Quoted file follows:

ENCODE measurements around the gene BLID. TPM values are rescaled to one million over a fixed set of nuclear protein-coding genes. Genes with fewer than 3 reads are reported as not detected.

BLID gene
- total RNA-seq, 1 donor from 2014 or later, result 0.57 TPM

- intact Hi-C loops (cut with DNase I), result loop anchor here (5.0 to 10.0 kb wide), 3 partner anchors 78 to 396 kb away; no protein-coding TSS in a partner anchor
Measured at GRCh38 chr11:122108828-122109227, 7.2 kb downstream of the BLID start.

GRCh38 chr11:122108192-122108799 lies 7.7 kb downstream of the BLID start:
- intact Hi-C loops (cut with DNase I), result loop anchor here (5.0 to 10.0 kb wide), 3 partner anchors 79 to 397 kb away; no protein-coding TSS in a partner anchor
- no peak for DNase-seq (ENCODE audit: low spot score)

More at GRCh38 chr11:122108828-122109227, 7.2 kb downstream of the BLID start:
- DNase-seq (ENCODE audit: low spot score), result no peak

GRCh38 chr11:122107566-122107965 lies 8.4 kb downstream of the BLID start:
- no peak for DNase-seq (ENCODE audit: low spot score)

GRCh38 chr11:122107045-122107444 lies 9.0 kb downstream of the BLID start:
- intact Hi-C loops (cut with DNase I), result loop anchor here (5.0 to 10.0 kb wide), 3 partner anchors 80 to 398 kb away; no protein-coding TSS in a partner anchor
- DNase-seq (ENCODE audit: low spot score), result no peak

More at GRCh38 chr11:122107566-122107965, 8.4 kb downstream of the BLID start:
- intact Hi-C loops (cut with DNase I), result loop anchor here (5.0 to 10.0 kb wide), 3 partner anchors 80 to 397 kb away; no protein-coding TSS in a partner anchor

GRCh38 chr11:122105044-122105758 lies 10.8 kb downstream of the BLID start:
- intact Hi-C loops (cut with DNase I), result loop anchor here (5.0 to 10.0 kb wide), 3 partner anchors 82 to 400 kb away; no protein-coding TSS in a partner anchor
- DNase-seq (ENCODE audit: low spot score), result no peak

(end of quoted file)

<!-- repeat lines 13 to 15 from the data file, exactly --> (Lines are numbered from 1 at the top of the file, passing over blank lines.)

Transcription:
GRCh38 chr11:122107045-122107444 lies 9.0 kb downstream of the BLID start:
- intact Hi-C loops (cut with DNase I), result loop anchor here (5.0 to 10.0 kb wide), 3 partner anchors 80 to 398 kb away; no protein-coding TSS in a partner anchor
- DNase-seq (ENCODE audit: low spot score), result no peak